The Roots of Coercion and Insurgency

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Anecdotal evidence points to a significant relationship between repression and rebellion and yet the quantitative civil war literature ignores state strategies, deeming them endogenous or perfectly correlated with polity type. This article seeks to bring the state back in again and examine the causes of states' strategies and the effects of these strategies on non-violent mobilisation. It finds that, under certain circumstances, a state's response to a peaceful opposition movement depends not on its institutions or capacity; rather, it is a function of the state's control of the national security apparatus, autonomy from its constituents, and resources fungible for reform. Additionally, the article concludes that state policy can play a more significant role in explaining the onset of civil conflict than do structural variables such as per capita income, terrain and population size. Historical analysis of coercion and insurgency in the counterfactual case of Honduras illustrates the plausibility of this argument.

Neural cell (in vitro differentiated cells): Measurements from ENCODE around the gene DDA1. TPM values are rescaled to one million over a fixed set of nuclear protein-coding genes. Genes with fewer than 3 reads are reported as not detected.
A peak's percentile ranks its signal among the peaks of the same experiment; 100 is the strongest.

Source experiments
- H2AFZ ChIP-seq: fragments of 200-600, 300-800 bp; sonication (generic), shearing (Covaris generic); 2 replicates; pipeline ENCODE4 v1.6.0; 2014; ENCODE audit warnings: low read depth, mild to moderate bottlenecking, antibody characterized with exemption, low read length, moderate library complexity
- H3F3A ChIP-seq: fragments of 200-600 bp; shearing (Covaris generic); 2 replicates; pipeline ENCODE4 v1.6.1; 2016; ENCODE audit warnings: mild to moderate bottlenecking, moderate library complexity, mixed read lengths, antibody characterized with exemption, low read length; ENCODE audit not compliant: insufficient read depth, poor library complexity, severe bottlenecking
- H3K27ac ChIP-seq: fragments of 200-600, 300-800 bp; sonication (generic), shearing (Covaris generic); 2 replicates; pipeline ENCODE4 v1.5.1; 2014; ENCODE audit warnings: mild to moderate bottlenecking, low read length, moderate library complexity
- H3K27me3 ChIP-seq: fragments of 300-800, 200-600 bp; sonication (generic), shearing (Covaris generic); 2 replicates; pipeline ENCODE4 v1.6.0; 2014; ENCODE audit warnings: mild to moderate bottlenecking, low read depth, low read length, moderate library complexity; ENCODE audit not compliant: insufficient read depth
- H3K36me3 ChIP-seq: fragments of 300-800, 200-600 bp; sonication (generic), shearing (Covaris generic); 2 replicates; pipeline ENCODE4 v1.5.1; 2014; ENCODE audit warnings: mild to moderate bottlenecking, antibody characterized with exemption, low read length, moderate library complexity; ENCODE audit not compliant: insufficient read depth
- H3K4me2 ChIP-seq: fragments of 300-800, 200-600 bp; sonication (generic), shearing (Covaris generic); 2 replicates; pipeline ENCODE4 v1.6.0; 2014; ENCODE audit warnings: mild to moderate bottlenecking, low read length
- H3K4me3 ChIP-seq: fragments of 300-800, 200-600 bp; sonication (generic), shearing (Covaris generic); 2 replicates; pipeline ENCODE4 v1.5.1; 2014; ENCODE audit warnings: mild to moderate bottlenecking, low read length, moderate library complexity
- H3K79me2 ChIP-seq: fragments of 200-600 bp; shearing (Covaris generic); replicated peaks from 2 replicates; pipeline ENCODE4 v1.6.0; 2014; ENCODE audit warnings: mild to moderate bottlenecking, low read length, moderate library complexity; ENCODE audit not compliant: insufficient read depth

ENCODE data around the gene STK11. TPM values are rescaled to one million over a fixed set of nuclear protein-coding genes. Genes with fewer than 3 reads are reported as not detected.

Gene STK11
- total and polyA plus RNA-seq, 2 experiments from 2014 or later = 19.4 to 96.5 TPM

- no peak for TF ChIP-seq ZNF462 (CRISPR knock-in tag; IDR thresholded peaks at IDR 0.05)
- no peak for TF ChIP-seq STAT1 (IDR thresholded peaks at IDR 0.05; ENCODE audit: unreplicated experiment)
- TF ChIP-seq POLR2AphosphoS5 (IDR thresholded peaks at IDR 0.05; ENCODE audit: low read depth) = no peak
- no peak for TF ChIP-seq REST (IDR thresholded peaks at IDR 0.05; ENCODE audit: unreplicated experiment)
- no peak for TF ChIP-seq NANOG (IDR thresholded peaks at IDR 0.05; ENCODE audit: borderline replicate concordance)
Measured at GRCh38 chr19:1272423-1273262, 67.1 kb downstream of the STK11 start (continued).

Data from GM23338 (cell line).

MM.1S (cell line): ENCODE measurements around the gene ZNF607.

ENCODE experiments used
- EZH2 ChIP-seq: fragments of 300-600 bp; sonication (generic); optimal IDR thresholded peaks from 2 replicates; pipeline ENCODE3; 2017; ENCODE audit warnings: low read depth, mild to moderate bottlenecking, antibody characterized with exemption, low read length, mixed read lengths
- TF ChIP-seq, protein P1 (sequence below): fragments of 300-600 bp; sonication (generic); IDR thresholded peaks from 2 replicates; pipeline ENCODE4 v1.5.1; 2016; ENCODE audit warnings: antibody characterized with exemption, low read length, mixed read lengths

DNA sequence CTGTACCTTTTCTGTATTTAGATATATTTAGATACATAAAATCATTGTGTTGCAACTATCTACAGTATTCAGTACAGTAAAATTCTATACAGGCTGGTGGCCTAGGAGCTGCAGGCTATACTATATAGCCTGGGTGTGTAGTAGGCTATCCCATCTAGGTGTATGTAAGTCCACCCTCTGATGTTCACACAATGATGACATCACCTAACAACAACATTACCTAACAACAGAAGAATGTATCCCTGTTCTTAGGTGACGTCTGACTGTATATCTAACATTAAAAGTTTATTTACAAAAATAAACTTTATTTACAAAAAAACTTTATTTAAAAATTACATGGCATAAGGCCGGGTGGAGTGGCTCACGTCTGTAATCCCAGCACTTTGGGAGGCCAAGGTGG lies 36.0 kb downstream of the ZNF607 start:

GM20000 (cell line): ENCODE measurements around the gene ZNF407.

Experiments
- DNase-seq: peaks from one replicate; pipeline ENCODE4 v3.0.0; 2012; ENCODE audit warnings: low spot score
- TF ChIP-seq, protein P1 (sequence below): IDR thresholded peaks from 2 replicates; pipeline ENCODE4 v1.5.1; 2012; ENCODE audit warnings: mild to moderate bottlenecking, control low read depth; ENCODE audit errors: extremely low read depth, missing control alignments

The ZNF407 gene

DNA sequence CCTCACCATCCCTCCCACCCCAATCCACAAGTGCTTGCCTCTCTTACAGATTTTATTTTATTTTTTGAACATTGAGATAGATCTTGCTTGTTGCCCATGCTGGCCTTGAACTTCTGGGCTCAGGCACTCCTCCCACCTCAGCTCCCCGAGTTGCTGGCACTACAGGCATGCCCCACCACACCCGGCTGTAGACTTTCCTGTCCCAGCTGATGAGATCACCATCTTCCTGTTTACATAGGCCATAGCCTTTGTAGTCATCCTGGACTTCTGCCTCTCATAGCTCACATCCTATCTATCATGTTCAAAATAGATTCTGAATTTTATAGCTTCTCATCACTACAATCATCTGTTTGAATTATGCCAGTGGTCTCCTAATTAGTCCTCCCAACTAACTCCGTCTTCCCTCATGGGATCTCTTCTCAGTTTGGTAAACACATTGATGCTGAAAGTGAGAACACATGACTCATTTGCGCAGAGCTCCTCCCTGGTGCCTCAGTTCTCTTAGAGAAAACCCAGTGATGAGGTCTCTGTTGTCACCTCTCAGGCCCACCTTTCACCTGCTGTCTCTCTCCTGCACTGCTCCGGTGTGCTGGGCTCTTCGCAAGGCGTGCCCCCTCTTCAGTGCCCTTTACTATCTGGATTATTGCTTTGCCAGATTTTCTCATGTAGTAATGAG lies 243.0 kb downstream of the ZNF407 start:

“The Roots of Coercion and Insurgency: Exploiting the Counterfactual Case,” Conflict, Security & Development 11, 2 (2011)


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